Both Blazer and Blanco cite the Fourth Amendment, which protects the right to privacy and against unreasonable searches and seizures, as a major obstacle to any efforts by federal authorities to access data on students. The Tenth Amendment, which defines the relationship between the federal and state governments, would also be a potential block against any retaliation directed toward sanctuary campuses – a threat Trump has not issued, but that activists worry could be a logical extension of his comments targeting sanctuary cities.
In a December 1st tweet, Texas Gov. Greg Abbott said he would cut funding for any state campus that “establishes sanctuary status.” But Blanco questions the legality of that threat. “If he’s basically saying that if somebody asserts the right to the Fourth Amendment for their records and their students that he’s going to cut off their funding, I think he’s got a big constitutional problem there,” she says. “I don’t think that’s legal to say: ‘We order you to violate the Constitution, or we’ll take away your money.'”
Public universities are far more vulnerable to those kinds of threats than private ones are, but both have shown hesitancy to use the word “sanctuary,” in large part because the term still lacks an agreed-upon definition. Administrators at Brown University, for example, passed on using the term when pressured by a student petition, but reaffirmed their commitment to policies that support undocumented students, including not sharing immigration status with law enforcement without a subpoena. In a statement to Rolling Stone, Brown spokesperson Cass Cliatt explained, “During a time of understandable uncertainty, fear and anxiety for members of our community, universities are being asked to comment on a concept that has no clear definition, while at the same time needing to assure our communities that we will do absolutely all that we can within the law to protect them.” She later wrote, “We feel there is value in moving away from the debate over the term sanctuary that arose from the various petitions and instead focus on how we advocate with our state and federal elected and appointed officials for the preservation of DACA.”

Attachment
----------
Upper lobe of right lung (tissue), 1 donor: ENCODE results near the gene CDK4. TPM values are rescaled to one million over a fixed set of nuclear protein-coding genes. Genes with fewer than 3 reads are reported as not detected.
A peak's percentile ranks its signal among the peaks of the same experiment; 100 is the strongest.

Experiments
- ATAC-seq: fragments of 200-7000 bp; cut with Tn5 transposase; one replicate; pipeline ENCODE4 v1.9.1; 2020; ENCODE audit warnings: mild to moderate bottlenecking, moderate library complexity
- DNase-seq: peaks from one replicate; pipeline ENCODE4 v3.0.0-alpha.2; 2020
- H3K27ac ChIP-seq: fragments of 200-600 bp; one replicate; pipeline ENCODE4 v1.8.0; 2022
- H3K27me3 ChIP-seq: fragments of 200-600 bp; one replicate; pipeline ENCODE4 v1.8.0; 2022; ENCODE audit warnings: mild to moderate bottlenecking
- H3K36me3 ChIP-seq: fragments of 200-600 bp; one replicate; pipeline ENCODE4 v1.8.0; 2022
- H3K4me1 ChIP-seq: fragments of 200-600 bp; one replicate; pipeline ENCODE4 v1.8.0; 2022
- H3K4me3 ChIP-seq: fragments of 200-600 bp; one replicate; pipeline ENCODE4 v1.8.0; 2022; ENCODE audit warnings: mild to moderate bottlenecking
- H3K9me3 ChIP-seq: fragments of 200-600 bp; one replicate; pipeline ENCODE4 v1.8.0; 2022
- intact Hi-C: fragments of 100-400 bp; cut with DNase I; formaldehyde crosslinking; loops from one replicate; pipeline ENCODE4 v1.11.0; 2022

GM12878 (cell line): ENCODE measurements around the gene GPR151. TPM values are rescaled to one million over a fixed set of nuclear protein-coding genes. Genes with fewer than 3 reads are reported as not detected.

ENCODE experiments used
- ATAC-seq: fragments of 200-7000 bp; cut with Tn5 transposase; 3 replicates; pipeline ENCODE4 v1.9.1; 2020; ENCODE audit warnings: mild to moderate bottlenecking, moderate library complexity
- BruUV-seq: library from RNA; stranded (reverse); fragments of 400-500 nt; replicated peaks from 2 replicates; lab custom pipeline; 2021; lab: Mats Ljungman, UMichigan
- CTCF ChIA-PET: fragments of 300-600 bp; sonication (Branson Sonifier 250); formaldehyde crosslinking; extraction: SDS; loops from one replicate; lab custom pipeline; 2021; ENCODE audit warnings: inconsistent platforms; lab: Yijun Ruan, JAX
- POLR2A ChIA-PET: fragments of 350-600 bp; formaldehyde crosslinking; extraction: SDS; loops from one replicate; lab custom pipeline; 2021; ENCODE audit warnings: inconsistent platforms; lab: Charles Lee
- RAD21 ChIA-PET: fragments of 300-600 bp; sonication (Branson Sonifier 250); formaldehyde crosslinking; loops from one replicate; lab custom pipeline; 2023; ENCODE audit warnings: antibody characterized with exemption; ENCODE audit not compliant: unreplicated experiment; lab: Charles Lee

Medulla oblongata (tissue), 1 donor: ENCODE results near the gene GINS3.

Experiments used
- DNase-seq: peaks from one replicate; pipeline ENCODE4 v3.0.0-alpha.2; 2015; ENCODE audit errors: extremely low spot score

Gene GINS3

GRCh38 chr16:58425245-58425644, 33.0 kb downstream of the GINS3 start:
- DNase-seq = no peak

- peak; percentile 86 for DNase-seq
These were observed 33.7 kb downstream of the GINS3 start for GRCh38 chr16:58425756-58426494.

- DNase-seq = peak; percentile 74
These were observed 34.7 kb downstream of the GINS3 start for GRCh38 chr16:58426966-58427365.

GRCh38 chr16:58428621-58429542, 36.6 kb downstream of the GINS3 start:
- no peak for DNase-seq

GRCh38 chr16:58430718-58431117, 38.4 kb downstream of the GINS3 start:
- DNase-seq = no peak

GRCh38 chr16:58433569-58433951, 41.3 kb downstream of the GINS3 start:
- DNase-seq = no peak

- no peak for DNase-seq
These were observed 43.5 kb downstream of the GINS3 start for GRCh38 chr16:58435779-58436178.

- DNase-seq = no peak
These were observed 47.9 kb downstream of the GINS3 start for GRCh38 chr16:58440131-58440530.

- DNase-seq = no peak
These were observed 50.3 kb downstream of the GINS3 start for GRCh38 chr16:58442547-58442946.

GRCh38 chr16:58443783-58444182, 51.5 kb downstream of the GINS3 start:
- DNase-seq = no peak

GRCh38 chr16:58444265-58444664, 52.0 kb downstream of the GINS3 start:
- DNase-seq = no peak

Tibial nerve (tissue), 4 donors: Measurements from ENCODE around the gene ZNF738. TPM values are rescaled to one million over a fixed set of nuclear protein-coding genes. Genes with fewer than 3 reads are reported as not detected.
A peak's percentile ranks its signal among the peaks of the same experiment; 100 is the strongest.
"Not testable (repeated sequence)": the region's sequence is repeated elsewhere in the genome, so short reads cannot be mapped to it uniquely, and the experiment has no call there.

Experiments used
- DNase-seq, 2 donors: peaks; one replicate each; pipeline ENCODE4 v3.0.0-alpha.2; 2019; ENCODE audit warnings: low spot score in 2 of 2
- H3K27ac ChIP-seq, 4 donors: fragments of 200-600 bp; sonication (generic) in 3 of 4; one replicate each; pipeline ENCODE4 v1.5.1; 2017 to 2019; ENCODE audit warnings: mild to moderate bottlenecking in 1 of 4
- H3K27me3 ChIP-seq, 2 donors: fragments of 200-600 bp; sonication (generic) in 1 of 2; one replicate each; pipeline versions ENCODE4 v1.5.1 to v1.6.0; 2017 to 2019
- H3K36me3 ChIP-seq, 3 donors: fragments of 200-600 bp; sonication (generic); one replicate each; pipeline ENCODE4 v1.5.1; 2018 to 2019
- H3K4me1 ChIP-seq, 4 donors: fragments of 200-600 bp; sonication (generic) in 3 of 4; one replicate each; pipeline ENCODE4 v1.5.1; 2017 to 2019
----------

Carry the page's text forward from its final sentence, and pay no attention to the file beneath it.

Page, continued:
And yet, rhetoric remains important for those who hope not only for specific policies but to identify with a larger tradition and movement. “I wouldn’t underplay the symbolism” of the term sanctuary campus, says Blazer. “It is a way for campuses to reaffirm a message of equality and inclusion. At a time in which immigrants have been vilified, it sends a strong message that we treat you equally here, we want you here and we’ll do everything within our power to keep you successfully enrolled here.”
The need for campuses to provide sanctuary against mass deportation for their undocumented and DACA students remains hypothetical; most involved in these efforts on both the student and administration sides hold out hope that they will prove unnecessary. But in this period of uncertainty, some of the most vulnerable are calling on institutions whose power far outweighs their own to live up to their statements of inclusion and offer as much protection as they can.
“A lot of universities use this language about how much they care for their students, especially when it comes to undocumented students. Sometimes we can be fetishized as these really great kids that have made it to university and we become almost like a token on campus – and many of us have been treated as tokens,” says Marques. “Yes, we’re here, but it’s not just about making your university look really progressive. If you want to truly be progressive, then you’re going to have to actually protect your students.”